Wednesday, March 20, 2013

Shorter Red Sox/Yankees games?

The Red Sox and the Yankees have a legendary history, individually and combined. Both franchises have had proud moments at the expense of the other, which has only intensified the rivalry - even if it has somewhat lost its edge in recent years.

But even as brazen insults between the teams have given way to measured discourse emphasizing "mutual respect," there is one thing that seemingly never changes about the Red Sox and the Yankees: they can claim the longest running games in the league.

In today's spring training game, regulation play took up just 2 hours and seventeen minutes - veritable hyper speed when it comes to these two teams. Of course, there are a variety of different reasons for the marathon contests during the regular season, starting with the fact that (this year excepted) the Red Sox and Yankees are featured on national television more often than any other combination. Games on Fox and ESPN, aside from suffering terrible commentators, have extremely long commercial breaks, which leads to longer overall run time.

But even when the games are aired on NESN and YES respectively, they seem to take forever - and that's a testament to team strategy and skill. In September of 2011 (just before the Red Sox's epic collapse) ran a blog post about this very phenomenon. It turns out that not only were the Red Sox and Yankees ranked #1 and #2 in the American League in terms of plate appearances per game, but they were also #1 and #2 in pitches seen per plate appearance, which obviously eats up a chunk of game time.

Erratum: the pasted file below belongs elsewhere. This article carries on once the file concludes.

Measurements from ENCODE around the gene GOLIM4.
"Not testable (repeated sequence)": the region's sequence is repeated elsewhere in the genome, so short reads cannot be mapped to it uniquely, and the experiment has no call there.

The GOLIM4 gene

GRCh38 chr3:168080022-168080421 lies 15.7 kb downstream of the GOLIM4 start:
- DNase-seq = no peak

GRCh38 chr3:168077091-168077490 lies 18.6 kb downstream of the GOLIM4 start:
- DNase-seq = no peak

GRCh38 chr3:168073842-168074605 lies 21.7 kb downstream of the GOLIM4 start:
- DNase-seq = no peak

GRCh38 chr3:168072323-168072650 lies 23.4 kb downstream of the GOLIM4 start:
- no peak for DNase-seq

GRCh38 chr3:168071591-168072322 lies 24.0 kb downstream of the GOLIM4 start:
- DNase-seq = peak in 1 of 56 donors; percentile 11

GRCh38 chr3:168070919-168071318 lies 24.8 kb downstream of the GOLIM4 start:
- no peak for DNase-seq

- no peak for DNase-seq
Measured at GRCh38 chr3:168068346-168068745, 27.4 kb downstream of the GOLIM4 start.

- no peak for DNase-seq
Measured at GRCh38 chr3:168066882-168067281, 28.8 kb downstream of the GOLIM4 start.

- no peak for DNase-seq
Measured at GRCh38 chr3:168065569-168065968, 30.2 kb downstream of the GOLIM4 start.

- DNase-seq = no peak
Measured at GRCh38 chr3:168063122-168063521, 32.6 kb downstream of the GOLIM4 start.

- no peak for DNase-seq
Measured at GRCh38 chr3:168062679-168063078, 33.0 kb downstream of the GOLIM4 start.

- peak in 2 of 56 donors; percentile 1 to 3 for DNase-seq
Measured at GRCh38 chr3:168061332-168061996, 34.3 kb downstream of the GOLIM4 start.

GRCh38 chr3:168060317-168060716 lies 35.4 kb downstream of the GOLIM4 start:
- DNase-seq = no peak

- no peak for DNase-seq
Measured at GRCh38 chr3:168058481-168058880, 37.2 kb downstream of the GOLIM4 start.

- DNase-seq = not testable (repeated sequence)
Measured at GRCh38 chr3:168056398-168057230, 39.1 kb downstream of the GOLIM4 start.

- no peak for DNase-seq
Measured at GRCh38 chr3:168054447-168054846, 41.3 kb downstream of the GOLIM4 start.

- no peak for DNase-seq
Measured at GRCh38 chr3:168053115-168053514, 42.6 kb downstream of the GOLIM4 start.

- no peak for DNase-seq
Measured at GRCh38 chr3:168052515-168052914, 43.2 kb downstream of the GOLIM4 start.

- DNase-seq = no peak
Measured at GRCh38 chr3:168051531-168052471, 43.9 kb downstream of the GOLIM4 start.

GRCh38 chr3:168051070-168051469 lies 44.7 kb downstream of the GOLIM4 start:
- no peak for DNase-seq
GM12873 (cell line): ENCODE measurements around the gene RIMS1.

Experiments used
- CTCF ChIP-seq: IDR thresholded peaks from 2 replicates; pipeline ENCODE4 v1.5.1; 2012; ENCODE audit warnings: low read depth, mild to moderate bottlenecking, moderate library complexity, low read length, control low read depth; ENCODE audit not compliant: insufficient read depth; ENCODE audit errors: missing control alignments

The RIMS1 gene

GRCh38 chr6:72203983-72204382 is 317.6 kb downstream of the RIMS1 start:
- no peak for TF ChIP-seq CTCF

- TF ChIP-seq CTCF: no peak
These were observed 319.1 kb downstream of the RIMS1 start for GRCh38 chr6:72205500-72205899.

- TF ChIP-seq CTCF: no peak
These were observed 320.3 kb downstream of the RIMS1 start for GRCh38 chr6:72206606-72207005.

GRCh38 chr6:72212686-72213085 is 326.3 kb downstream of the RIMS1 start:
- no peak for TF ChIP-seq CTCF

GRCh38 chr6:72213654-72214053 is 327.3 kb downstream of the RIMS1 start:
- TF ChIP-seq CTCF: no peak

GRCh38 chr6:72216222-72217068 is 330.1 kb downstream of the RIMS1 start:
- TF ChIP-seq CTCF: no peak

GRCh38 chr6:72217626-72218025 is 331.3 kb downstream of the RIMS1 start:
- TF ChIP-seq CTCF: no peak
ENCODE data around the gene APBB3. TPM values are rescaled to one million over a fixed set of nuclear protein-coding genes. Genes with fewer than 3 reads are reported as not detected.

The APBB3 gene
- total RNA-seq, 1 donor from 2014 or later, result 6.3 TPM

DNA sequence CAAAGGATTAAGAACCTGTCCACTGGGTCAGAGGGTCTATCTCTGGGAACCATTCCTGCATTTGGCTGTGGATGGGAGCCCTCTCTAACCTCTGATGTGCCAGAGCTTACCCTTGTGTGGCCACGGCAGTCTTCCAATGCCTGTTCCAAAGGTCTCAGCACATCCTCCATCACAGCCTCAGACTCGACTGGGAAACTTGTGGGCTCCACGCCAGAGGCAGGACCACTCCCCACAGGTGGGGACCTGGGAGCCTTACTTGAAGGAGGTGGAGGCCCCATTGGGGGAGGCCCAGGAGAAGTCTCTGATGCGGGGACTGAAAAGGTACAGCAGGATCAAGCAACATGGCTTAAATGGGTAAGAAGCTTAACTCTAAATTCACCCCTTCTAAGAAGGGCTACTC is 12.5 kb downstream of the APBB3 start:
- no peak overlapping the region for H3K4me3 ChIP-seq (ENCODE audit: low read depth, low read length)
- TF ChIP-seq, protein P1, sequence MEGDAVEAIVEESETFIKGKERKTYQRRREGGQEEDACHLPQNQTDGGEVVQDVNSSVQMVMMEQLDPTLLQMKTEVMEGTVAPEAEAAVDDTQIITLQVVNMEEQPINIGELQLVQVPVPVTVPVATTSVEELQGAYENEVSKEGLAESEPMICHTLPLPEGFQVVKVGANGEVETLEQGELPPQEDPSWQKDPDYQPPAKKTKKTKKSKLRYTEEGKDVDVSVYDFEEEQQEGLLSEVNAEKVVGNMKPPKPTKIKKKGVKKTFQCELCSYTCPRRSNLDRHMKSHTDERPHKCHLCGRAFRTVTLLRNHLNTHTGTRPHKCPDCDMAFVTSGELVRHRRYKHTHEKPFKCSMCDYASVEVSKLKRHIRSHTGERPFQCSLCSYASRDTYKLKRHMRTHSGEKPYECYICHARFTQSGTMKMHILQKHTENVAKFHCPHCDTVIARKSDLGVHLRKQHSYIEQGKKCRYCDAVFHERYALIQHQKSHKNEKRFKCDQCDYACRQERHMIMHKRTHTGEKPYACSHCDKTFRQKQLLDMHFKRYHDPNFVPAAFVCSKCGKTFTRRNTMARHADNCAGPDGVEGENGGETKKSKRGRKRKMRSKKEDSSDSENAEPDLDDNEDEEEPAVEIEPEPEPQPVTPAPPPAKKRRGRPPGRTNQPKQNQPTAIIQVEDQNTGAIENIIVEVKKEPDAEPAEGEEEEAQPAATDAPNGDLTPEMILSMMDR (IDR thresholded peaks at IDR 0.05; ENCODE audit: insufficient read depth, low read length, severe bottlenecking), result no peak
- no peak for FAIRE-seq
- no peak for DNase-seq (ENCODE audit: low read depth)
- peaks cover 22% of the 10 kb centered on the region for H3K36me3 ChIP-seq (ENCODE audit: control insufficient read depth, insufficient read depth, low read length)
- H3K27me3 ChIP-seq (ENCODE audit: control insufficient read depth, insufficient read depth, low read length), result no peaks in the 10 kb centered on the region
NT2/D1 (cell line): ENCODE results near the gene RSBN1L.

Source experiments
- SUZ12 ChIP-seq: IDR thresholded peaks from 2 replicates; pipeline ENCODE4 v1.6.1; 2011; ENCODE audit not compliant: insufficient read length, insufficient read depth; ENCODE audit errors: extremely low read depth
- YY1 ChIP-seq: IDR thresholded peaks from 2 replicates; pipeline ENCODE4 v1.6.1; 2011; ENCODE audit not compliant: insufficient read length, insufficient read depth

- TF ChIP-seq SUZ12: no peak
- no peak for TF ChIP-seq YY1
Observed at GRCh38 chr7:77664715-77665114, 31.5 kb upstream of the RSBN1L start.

But even in the past year or so, as fans, bloggers, and media types have opined the Sox getting away from the fundamental skill of patience at the plate, the games have still dragged on rather longer than average. Well, it's time to shift attention from hitters to pitchers, and Red Sox pitchers are often atop the list of those who take the longest time between pitches.

That's something that the staff is working on this spring training, so perhaps the four-hour (yet only nine inning) Red Sox/Yankees games are destined to be a thing of the past. If the edge can be taken off the enmity, perhaps an hour or so can be shaved off the game times - we can only hope.

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